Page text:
Breast Density: What it Means for Your Breast Health

News Team's picture
By News Team on October 10, 2016

In the month of October, breast cancer awareness is front and center in the minds of many women. But the truth is breast health should always be a priority.

A mammogram is the only screening test proven to reduce breast cancer deaths. But sometimes doctors need additional testing to determine if cancer is present. This is especially true in women with dense breasts.

Breasts are composed of fibroglandular tissue and fatty tissue. Fibroglandular tissue looks white on a mammogram and fatty tissue looks dark. Breast density refers to the amount of fibroglandular tissue in the breast, as seen on a mammogram. Basically, a dense breast has more fibroglandular tissue than fat, at least greater than 50 percent. But why is this a problem?

“On a mammogram, cancer looks white, too,” said Eileen Kenny, M.D., breast imager and medical director of Carilion Clinic’s Breast Care Centers.  “It can hide in this dense tissue and make detection difficult.”

Digital mammography can improve cancer detection somewhat in dense breasts. Further imaging, such as breast ultrasound, may be helpful, especially in women who are at increased risk for breast cancer. New and upcoming technology such as tomosynthesis, or 3D mammography, will improve cancer detection in dense breasts and also decrease recall rates. This will soon be available at all Carilion Breast Care facilities.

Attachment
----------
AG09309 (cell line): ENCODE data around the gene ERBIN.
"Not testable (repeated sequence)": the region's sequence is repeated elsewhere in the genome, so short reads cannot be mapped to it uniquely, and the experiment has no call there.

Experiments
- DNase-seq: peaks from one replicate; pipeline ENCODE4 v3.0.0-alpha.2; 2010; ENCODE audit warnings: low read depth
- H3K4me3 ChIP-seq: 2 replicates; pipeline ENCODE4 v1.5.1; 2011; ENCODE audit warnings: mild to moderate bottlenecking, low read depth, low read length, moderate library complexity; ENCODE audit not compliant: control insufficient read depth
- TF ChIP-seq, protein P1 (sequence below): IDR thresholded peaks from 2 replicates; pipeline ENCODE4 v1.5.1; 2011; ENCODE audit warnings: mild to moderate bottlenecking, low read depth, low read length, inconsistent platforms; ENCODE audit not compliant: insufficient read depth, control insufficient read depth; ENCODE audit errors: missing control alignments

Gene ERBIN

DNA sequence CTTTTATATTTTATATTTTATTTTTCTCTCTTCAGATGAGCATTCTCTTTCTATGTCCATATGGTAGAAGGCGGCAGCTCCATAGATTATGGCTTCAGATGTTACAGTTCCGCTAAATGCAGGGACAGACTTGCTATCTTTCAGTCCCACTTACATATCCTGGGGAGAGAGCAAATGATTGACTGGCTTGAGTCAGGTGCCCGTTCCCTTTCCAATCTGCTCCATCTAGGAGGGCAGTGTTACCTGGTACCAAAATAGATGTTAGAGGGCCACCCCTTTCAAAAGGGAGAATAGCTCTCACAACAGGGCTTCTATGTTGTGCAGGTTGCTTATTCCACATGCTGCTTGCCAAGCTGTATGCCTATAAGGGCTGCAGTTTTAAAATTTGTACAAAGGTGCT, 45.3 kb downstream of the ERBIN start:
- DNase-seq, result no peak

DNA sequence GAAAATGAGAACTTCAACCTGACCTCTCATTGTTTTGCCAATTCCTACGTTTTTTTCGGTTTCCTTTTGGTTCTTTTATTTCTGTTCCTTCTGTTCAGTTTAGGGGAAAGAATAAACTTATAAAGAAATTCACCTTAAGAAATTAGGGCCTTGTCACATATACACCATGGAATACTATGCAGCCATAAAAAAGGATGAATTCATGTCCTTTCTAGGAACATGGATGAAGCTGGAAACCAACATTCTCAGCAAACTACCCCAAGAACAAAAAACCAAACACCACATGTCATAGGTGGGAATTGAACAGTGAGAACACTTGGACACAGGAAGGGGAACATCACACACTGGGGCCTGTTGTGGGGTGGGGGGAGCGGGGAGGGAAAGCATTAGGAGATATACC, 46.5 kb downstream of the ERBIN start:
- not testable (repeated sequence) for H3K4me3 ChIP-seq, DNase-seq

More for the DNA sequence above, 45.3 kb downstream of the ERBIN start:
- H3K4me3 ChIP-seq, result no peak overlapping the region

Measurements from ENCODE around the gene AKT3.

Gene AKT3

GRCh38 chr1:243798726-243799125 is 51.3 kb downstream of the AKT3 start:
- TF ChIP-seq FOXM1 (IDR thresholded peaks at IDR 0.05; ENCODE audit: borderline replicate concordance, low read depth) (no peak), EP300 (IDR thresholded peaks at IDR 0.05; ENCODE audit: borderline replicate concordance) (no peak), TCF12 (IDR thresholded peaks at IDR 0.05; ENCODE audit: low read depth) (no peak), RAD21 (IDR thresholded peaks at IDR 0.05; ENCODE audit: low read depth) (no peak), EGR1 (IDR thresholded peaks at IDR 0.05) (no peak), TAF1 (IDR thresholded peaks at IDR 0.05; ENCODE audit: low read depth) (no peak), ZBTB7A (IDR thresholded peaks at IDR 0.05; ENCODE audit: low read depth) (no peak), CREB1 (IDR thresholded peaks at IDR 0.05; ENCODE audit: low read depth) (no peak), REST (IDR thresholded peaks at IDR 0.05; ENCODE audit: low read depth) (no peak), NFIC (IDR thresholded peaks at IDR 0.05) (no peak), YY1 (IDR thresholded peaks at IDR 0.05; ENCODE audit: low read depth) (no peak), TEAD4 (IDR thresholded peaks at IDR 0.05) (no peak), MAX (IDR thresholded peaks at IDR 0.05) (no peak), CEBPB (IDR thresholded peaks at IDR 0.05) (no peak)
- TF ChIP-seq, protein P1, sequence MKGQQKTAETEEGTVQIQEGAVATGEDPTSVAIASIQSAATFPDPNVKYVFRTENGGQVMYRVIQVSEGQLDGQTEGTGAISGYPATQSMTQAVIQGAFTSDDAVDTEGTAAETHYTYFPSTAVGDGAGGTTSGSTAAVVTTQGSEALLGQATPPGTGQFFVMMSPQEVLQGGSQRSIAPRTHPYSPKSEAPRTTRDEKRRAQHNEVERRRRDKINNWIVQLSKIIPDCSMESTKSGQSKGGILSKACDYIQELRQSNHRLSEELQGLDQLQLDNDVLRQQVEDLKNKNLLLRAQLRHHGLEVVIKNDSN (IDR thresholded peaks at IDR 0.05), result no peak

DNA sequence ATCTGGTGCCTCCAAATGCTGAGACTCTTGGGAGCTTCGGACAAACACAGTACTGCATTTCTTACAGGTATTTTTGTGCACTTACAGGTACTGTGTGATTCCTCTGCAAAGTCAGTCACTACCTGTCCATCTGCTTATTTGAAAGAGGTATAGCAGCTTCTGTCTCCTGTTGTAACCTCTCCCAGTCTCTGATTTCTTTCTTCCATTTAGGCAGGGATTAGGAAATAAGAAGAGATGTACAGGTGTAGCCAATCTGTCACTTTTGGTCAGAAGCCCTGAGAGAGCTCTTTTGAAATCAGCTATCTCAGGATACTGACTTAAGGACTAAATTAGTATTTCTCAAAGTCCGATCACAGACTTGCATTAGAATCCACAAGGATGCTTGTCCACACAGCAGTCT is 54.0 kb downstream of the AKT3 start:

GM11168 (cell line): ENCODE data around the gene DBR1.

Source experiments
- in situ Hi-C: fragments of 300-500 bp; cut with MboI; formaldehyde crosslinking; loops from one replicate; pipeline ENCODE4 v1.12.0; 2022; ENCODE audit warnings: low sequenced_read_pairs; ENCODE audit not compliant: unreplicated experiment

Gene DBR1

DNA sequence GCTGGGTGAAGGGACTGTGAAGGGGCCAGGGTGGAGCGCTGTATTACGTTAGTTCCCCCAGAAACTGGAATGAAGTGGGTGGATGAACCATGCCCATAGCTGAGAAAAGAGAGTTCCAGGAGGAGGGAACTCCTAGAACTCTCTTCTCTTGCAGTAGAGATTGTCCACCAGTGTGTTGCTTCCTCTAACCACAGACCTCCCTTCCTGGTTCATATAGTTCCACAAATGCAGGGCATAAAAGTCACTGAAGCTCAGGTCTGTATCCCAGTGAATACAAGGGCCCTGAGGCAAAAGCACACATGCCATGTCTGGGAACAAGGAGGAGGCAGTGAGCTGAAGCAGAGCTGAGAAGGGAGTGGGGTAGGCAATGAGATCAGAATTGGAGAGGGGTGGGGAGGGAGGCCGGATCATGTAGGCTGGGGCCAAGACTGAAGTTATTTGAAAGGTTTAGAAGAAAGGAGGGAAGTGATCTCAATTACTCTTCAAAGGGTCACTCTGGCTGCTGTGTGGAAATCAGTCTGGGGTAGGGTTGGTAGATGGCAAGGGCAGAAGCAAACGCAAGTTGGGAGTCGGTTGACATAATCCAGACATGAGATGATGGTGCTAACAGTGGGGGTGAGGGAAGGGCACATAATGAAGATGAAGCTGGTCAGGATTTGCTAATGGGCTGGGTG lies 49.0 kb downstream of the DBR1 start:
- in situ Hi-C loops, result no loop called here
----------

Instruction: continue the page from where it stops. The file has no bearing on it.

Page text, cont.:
“Younger women usually have dense breasts,” Dr. Kenny said. “As we get older, our breasts usually become fattier, making cancer detection easier. A small percentage of women will remain dense, however, well into their 70s. National statistics show that approximately 41 percent of women in the U.S. have dense breasts. In Roanoke, 40 percent of the women we see at our breast center have dense breasts, also.”

Breast density can be determined by radiologists who read mammograms. They report the breast density in the mammography report that goes to your doctor.

Currently, under Virginia law, any patient who undergoes a screening mammogram that reveals dense breasts must also be informed through a letter from the mammography facility.

“This information is given to patients to raise their awareness. They need to talk to their doctor to see if further screening may be helpful, based on their risk for breast cancer,” Dr. Kenny said.

According to the American College of Radiology, women with dense breasts do have an increased risk of developing breast cancer. This is because there is more of the normal fibroglandular tissue that cancer develops in. This makes screening that much more important for this group of women.

“I cannot emphasize enough the importance of talking with your doctor about getting a mammogram,” Dr. Kenny said. “At the Breast Care Center, we recommend beginning annual mammograms at age 40. The earlier cancer is discovered, when it is smallest, the more treatable it is. There is a better chance for a positive outcome.”

To schedule your mammogram today, and find a Carilion Clinic Breast Care Center near you, please call 800-422-8482.